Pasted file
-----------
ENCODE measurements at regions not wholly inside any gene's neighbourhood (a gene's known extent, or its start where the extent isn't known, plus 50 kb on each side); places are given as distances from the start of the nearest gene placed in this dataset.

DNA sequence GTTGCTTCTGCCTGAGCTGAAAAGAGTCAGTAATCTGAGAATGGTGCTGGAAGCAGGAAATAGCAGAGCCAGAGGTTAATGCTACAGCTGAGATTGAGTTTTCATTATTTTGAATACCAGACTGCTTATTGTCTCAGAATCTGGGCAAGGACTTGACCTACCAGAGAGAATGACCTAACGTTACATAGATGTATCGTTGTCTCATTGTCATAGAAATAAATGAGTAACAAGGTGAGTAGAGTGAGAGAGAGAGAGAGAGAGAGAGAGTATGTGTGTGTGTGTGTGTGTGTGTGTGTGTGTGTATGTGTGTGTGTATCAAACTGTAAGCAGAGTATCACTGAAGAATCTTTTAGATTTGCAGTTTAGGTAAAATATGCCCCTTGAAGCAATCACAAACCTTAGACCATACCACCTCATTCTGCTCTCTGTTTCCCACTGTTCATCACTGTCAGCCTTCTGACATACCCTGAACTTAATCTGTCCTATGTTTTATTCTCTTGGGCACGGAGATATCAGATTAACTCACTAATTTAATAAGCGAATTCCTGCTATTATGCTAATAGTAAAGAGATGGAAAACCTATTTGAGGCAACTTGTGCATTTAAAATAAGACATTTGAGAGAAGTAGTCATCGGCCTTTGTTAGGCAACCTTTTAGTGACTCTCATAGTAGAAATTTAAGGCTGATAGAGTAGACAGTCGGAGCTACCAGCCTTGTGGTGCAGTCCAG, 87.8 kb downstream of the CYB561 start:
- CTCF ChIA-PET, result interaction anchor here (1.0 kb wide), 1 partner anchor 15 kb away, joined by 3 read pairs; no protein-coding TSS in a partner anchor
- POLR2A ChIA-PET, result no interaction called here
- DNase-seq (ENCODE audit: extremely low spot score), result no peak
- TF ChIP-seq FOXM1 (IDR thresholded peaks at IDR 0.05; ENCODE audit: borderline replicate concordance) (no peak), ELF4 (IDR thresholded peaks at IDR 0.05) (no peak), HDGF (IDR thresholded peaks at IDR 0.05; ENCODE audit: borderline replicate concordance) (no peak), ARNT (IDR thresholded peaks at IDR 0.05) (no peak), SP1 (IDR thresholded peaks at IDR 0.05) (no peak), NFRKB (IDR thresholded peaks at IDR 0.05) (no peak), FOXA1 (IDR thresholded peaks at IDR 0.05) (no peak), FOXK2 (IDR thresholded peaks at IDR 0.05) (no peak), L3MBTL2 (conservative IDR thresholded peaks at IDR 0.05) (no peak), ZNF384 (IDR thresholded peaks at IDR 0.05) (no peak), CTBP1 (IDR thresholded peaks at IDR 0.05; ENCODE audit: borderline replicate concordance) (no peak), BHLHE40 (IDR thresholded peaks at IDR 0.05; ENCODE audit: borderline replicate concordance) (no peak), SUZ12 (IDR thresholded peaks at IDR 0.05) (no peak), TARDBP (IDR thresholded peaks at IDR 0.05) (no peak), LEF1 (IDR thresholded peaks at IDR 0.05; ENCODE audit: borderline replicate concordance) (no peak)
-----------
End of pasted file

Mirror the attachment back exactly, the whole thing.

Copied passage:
ENCODE measurements at regions not wholly inside any gene's neighbourhood (a gene's known extent, or its start where the extent isn't known, plus 50 kb on each side); places are given as distances from the start of the nearest gene placed in this dataset.

DNA sequence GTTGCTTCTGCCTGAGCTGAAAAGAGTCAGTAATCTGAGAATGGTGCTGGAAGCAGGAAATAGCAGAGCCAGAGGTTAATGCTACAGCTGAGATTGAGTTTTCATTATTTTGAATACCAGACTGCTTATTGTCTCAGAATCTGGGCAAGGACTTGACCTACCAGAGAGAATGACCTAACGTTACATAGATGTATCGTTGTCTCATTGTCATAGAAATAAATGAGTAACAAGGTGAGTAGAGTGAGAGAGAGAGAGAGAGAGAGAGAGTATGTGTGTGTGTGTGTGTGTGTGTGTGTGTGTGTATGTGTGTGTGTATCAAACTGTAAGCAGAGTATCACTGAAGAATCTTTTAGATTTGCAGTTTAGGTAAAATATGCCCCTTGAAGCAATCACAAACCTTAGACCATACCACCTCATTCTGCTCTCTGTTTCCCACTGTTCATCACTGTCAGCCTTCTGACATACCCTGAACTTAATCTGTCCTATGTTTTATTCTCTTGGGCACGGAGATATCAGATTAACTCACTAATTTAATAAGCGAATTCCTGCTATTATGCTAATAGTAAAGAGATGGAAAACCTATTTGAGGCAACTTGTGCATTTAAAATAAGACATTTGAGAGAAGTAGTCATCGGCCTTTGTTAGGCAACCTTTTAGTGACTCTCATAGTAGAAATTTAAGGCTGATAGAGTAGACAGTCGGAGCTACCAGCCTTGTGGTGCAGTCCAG, 87.8 kb downstream of the CYB561 start:
- CTCF ChIA-PET, result interaction anchor here (1.0 kb wide), 1 partner anchor 15 kb away, joined by 3 read pairs; no protein-coding TSS in a partner anchor
- POLR2A ChIA-PET, result no interaction called here
- DNase-seq (ENCODE audit: extremely low spot score), result no peak
- TF ChIP-seq FOXM1 (IDR thresholded peaks at IDR 0.05; ENCODE audit: borderline replicate concordance) (no peak), ELF4 (IDR thresholded peaks at IDR 0.05) (no peak), HDGF (IDR thresholded peaks at IDR 0.05; ENCODE audit: borderline replicate concordance) (no peak), ARNT (IDR thresholded peaks at IDR 0.05) (no peak), SP1 (IDR thresholded peaks at IDR 0.05) (no peak), NFRKB (IDR thresholded peaks at IDR 0.05) (no peak), FOXA1 (IDR thresholded peaks at IDR 0.05) (no peak), FOXK2 (IDR thresholded peaks at IDR 0.05) (no peak), L3MBTL2 (conservative IDR thresholded peaks at IDR 0.05) (no peak), ZNF384 (IDR thresholded peaks at IDR 0.05) (no peak), CTBP1 (IDR thresholded peaks at IDR 0.05; ENCODE audit: borderline replicate concordance) (no peak), BHLHE40 (IDR thresholded peaks at IDR 0.05; ENCODE audit: borderline replicate concordance) (no peak), SUZ12 (IDR thresholded peaks at IDR 0.05) (no peak), TARDBP (IDR thresholded peaks at IDR 0.05) (no peak), LEF1 (IDR thresholded peaks at IDR 0.05; ENCODE audit: borderline replicate concordance) (no peak)